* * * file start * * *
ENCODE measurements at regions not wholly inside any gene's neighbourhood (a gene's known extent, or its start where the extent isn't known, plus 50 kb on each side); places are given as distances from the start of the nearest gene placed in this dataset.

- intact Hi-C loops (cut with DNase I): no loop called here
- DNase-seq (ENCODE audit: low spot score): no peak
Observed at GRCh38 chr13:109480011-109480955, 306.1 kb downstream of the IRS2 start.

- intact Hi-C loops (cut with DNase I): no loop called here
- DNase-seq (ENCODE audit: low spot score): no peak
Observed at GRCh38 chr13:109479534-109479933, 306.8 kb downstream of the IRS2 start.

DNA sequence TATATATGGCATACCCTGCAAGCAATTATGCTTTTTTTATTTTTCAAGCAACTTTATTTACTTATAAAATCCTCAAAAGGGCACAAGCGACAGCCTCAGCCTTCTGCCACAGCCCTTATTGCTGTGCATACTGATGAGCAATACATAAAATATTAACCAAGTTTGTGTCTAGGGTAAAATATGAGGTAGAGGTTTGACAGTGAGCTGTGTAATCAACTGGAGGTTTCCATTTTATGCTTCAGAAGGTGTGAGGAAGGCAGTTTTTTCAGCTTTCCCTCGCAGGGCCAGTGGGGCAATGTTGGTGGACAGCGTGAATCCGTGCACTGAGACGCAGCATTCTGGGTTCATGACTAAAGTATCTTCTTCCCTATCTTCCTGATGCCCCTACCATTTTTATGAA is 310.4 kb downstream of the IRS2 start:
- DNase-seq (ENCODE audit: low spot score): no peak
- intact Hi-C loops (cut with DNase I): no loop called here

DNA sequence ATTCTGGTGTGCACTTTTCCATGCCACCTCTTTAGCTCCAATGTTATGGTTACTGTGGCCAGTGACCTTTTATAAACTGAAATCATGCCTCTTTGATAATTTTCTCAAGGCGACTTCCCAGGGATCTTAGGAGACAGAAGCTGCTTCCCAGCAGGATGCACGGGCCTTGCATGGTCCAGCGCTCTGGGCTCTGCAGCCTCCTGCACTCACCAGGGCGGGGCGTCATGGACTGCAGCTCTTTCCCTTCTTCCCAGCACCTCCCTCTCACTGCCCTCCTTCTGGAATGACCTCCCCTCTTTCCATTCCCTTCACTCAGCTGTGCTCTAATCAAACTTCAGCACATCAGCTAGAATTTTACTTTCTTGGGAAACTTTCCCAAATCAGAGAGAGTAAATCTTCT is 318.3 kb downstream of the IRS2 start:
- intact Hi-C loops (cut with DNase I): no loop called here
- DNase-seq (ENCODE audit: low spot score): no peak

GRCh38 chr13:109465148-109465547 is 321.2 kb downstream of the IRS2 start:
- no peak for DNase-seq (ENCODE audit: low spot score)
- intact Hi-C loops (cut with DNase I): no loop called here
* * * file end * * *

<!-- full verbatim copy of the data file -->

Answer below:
ENCODE measurements at regions not wholly inside any gene's neighbourhood (a gene's known extent, or its start where the extent isn't known, plus 50 kb on each side); places are given as distances from the start of the nearest gene placed in this dataset.

- intact Hi-C loops (cut with DNase I): no loop called here
- DNase-seq (ENCODE audit: low spot score): no peak
Observed at GRCh38 chr13:109480011-109480955, 306.1 kb downstream of the IRS2 start.

- intact Hi-C loops (cut with DNase I): no loop called here
- DNase-seq (ENCODE audit: low spot score): no peak
Observed at GRCh38 chr13:109479534-109479933, 306.8 kb downstream of the IRS2 start.

DNA sequence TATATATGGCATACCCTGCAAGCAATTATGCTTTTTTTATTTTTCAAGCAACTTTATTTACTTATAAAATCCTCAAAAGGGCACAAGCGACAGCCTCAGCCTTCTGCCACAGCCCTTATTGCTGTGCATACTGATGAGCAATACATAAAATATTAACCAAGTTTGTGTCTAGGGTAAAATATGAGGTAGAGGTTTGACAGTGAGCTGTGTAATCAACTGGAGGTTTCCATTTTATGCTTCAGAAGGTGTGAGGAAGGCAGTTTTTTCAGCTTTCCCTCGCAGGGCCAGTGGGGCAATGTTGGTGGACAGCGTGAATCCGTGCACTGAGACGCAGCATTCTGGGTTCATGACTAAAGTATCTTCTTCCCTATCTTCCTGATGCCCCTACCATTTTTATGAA is 310.4 kb downstream of the IRS2 start:
- DNase-seq (ENCODE audit: low spot score): no peak
- intact Hi-C loops (cut with DNase I): no loop called here

DNA sequence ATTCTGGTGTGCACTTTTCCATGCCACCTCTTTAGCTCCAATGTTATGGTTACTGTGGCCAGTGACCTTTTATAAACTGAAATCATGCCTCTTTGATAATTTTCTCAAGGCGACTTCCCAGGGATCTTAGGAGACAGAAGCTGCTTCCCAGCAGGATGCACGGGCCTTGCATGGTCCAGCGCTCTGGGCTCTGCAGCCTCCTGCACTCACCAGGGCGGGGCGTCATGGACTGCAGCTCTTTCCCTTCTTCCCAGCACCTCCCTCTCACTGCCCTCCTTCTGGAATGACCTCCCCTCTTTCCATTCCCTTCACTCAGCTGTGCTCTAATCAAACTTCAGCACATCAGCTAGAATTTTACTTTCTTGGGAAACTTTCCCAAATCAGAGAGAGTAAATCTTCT is 318.3 kb downstream of the IRS2 start:
- intact Hi-C loops (cut with DNase I): no loop called here
- DNase-seq (ENCODE audit: low spot score): no peak

GRCh38 chr13:109465148-109465547 is 321.2 kb downstream of the IRS2 start:
- no peak for DNase-seq (ENCODE audit: low spot score)
- intact Hi-C loops (cut with DNase I): no loop called here